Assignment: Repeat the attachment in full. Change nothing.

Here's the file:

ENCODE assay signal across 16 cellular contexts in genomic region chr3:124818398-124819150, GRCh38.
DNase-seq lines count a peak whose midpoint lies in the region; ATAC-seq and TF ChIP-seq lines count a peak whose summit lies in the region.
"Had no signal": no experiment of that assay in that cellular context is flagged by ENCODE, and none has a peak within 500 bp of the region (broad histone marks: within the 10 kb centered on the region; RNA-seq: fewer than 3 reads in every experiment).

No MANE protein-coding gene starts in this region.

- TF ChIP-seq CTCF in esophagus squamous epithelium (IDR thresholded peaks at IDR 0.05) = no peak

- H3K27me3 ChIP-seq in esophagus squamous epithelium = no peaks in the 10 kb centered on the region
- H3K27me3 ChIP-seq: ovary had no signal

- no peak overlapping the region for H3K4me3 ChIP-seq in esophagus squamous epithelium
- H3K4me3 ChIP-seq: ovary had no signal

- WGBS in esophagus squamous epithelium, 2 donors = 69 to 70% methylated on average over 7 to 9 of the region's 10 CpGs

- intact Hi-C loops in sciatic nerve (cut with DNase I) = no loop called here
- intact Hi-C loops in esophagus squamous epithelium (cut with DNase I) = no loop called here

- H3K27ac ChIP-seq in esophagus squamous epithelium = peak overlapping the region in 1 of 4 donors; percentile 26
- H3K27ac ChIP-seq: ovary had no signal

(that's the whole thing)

ENCODE assay signal across 16 cellular contexts in genomic region chr3:124818398-124819150, GRCh38.
DNase-seq lines count a peak whose midpoint lies in the region; ATAC-seq and TF ChIP-seq lines count a peak whose summit lies in the region.
"Had no signal": no experiment of that assay in that cellular context is flagged by ENCODE, and none has a peak within 500 bp of the region (broad histone marks: within the 10 kb centered on the region; RNA-seq: fewer than 3 reads in every experiment).

No MANE protein-coding gene starts in this region.

- TF ChIP-seq CTCF in esophagus squamous epithelium (IDR thresholded peaks at IDR 0.05) = no peak

- H3K27me3 ChIP-seq in esophagus squamous epithelium = no peaks in the 10 kb centered on the region
- H3K27me3 ChIP-seq: ovary had no signal

- no peak overlapping the region for H3K4me3 ChIP-seq in esophagus squamous epithelium
- H3K4me3 ChIP-seq: ovary had no signal

- WGBS in esophagus squamous epithelium, 2 donors = 69 to 70% methylated on average over 7 to 9 of the region's 10 CpGs

- intact Hi-C loops in sciatic nerve (cut with DNase I) = no loop called here
- intact Hi-C loops in esophagus squamous epithelium (cut with DNase I) = no loop called here

- H3K27ac ChIP-seq in esophagus squamous epithelium = peak overlapping the region in 1 of 4 donors; percentile 26
- H3K27ac ChIP-seq: ovary had no signal